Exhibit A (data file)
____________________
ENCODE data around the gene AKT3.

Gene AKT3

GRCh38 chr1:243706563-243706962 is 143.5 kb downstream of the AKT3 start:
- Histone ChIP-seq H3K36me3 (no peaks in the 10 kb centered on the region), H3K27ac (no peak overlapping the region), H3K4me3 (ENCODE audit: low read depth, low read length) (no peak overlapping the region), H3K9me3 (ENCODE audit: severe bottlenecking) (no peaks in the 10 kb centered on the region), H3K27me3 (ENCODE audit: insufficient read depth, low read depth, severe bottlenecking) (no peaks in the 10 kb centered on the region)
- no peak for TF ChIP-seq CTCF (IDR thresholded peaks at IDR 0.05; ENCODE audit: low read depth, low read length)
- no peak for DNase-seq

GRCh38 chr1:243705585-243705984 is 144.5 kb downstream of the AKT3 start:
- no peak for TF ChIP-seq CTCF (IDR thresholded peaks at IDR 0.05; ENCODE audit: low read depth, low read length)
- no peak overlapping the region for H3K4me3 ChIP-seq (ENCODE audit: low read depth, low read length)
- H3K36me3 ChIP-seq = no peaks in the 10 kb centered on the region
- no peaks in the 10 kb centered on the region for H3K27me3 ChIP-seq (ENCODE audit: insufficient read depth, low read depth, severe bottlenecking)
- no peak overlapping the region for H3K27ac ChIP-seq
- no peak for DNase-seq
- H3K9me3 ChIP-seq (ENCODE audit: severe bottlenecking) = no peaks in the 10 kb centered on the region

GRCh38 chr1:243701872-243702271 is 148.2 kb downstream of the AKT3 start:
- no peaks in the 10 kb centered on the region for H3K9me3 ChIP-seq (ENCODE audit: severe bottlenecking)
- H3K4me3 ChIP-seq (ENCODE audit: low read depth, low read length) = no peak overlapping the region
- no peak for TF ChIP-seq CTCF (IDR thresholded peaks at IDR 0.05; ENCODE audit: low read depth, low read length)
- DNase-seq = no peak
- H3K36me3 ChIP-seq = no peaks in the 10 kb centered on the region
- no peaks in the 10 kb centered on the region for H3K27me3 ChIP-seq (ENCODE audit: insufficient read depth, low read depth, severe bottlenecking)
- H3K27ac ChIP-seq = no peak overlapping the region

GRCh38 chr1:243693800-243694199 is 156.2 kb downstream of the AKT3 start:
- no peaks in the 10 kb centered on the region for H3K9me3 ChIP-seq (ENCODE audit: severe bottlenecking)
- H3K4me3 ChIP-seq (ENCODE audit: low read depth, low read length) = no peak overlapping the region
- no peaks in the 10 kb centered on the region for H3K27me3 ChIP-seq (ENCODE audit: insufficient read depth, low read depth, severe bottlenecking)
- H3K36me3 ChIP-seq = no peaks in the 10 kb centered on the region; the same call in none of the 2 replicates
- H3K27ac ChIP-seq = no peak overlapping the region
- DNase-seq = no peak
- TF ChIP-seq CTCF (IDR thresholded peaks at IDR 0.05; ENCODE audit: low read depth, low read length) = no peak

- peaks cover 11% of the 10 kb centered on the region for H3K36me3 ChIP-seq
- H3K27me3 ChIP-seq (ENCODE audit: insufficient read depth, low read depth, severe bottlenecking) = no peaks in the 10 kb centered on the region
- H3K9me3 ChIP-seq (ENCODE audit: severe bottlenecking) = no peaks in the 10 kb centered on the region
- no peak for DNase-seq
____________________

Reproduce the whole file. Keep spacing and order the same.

ENCODE data around the gene AKT3.

Gene AKT3

GRCh38 chr1:243706563-243706962 is 143.5 kb downstream of the AKT3 start:
- Histone ChIP-seq H3K36me3 (no peaks in the 10 kb centered on the region), H3K27ac (no peak overlapping the region), H3K4me3 (ENCODE audit: low read depth, low read length) (no peak overlapping the region), H3K9me3 (ENCODE audit: severe bottlenecking) (no peaks in the 10 kb centered on the region), H3K27me3 (ENCODE audit: insufficient read depth, low read depth, severe bottlenecking) (no peaks in the 10 kb centered on the region)
- no peak for TF ChIP-seq CTCF (IDR thresholded peaks at IDR 0.05; ENCODE audit: low read depth, low read length)
- no peak for DNase-seq

GRCh38 chr1:243705585-243705984 is 144.5 kb downstream of the AKT3 start:
- no peak for TF ChIP-seq CTCF (IDR thresholded peaks at IDR 0.05; ENCODE audit: low read depth, low read length)
- no peak overlapping the region for H3K4me3 ChIP-seq (ENCODE audit: low read depth, low read length)
- H3K36me3 ChIP-seq = no peaks in the 10 kb centered on the region
- no peaks in the 10 kb centered on the region for H3K27me3 ChIP-seq (ENCODE audit: insufficient read depth, low read depth, severe bottlenecking)
- no peak overlapping the region for H3K27ac ChIP-seq
- no peak for DNase-seq
- H3K9me3 ChIP-seq (ENCODE audit: severe bottlenecking) = no peaks in the 10 kb centered on the region

GRCh38 chr1:243701872-243702271 is 148.2 kb downstream of the AKT3 start:
- no peaks in the 10 kb centered on the region for H3K9me3 ChIP-seq (ENCODE audit: severe bottlenecking)
- H3K4me3 ChIP-seq (ENCODE audit: low read depth, low read length) = no peak overlapping the region
- no peak for TF ChIP-seq CTCF (IDR thresholded peaks at IDR 0.05; ENCODE audit: low read depth, low read length)
- DNase-seq = no peak
- H3K36me3 ChIP-seq = no peaks in the 10 kb centered on the region
- no peaks in the 10 kb centered on the region for H3K27me3 ChIP-seq (ENCODE audit: insufficient read depth, low read depth, severe bottlenecking)
- H3K27ac ChIP-seq = no peak overlapping the region

GRCh38 chr1:243693800-243694199 is 156.2 kb downstream of the AKT3 start:
- no peaks in the 10 kb centered on the region for H3K9me3 ChIP-seq (ENCODE audit: severe bottlenecking)
- H3K4me3 ChIP-seq (ENCODE audit: low read depth, low read length) = no peak overlapping the region
- no peaks in the 10 kb centered on the region for H3K27me3 ChIP-seq (ENCODE audit: insufficient read depth, low read depth, severe bottlenecking)
- H3K36me3 ChIP-seq = no peaks in the 10 kb centered on the region; the same call in none of the 2 replicates
- H3K27ac ChIP-seq = no peak overlapping the region
- DNase-seq = no peak
- TF ChIP-seq CTCF (IDR thresholded peaks at IDR 0.05; ENCODE audit: low read depth, low read length) = no peak

- peaks cover 11% of the 10 kb centered on the region for H3K36me3 ChIP-seq
- H3K27me3 ChIP-seq (ENCODE audit: insufficient read depth, low read depth, severe bottlenecking) = no peaks in the 10 kb centered on the region
- H3K9me3 ChIP-seq (ENCODE audit: severe bottlenecking) = no peaks in the 10 kb centered on the region
- no peak for DNase-seq